Type the maximum rate available for secured client connections in bytes per second. The default rate is 5767168 bytes per second.
Client proxy settings
Directs network access clients to work through the specified proxy server on the remote network. This option requires the client computer to have Internet Explorer 5.0 or later installed. These options are available only when using the Advanced setting, with the Client proxy settings box checked.
Client Proxy Autoconfig Script
Contains the URL of the proxy-autoconfiguration script.
Client Proxy Address and Client Proxy Port
Contains the address and port number of the proxy server you want network access clients to use to connect to the Internet.
Bypass Proxy For Local Addresses
Indicates whether you want to use the proxy server for all local (intranet) addresses.
Client Proxy Exclusion List
Contains the Web addresses that do not need to be accessed through the proxy server. You can use wild card characters to match domain and host names or addresses. For example, you could specify www.*.com, 128.*, 240.*, *., mygroup.*, *x*, and so on. You can add each item separately.
Primary and Secondary Name Servers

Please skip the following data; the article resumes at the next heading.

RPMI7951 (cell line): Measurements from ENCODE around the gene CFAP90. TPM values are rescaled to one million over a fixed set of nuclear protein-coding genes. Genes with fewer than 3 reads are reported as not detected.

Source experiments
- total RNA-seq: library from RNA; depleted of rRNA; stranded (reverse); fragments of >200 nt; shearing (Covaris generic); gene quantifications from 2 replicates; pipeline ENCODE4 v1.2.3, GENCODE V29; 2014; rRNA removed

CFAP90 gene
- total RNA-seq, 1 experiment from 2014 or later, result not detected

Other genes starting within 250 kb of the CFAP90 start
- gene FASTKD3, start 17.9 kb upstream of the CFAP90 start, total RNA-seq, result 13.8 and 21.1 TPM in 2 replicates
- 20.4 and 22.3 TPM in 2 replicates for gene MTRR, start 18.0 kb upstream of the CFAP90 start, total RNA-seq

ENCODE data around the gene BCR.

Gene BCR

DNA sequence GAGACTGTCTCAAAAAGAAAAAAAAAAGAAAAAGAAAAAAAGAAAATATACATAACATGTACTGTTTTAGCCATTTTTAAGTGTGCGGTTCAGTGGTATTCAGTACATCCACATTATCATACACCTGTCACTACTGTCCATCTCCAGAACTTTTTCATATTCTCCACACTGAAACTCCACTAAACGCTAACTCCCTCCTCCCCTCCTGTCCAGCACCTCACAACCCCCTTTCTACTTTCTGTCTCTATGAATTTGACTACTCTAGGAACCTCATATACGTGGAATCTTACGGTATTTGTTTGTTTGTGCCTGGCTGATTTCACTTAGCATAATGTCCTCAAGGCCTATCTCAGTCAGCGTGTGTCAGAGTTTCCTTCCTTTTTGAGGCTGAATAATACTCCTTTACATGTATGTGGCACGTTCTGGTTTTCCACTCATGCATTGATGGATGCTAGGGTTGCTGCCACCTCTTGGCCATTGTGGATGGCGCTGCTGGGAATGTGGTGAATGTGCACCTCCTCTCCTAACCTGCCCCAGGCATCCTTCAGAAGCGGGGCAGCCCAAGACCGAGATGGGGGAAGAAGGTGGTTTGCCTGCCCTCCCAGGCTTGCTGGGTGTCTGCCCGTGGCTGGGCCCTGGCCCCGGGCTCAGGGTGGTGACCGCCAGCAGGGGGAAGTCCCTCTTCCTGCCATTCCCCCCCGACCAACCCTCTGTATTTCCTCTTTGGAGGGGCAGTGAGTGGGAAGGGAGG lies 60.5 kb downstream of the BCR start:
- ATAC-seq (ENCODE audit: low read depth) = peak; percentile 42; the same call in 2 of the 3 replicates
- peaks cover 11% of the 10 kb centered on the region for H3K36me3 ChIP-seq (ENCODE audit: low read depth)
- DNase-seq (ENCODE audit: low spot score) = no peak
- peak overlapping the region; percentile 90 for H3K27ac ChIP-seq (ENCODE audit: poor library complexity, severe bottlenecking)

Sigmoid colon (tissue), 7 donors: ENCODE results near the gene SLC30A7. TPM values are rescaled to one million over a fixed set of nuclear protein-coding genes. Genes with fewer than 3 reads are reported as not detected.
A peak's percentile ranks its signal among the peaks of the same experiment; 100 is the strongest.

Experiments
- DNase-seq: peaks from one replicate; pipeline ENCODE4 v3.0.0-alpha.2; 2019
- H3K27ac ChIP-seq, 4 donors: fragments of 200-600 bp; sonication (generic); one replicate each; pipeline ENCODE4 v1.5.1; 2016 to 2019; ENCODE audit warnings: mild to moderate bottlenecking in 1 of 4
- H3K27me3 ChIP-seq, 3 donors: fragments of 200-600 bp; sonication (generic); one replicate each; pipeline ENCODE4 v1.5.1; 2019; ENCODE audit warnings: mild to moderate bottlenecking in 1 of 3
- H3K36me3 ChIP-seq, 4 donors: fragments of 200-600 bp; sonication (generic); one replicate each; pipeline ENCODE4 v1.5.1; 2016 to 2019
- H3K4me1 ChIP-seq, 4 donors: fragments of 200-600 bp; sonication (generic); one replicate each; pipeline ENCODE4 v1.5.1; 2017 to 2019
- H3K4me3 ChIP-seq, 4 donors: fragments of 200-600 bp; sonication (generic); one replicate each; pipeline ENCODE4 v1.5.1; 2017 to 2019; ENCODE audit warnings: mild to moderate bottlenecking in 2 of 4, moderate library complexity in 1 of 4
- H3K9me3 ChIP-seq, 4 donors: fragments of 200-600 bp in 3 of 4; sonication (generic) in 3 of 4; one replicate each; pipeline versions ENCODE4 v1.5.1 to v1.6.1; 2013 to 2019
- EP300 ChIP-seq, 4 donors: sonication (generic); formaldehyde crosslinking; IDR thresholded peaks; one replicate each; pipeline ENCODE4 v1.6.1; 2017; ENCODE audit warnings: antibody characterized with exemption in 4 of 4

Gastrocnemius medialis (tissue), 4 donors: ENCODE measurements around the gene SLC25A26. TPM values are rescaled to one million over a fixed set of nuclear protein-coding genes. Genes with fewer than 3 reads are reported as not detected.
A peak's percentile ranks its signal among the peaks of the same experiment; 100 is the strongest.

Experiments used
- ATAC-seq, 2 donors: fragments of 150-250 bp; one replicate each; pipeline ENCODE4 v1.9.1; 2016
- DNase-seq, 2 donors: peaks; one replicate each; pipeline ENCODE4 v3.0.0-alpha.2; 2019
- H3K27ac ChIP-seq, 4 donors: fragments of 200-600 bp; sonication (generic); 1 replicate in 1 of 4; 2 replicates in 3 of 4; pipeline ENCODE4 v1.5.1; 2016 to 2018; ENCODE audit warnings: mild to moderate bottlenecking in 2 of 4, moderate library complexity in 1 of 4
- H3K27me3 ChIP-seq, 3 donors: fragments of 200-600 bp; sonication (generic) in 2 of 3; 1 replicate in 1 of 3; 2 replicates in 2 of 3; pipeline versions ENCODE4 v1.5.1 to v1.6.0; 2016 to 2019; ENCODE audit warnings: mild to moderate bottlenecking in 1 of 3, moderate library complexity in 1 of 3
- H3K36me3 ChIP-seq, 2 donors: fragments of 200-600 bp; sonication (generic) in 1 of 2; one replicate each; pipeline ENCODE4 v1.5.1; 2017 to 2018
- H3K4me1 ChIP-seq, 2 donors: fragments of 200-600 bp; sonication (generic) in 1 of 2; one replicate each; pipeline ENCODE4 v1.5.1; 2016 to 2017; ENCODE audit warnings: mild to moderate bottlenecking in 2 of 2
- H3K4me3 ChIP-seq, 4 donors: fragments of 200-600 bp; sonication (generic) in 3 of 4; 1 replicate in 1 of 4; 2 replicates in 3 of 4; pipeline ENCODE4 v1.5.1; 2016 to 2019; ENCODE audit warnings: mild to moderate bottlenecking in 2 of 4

Represents the IP addresses of the DNS server that network access assigns to the remote user. These should represent DNS server or servers that the internal company network uses.
Primary and Secondary WIN Servers
Represents the IP addresses of the WINS server to be conveyed to the remote access point. These are needed for Microsoft Networking to function fully. For fully functioning Microsoft network share browsing, you should configure the network access connection to use an SNAT pool. For more information, see Configuring network access settings.
DNS Default Domain Suffix
Represents the DNS suffix to use on the client computer. If this box is not specified, network access uses the first suffix from the Secure Access Manager server DNS setting.
Static Hosts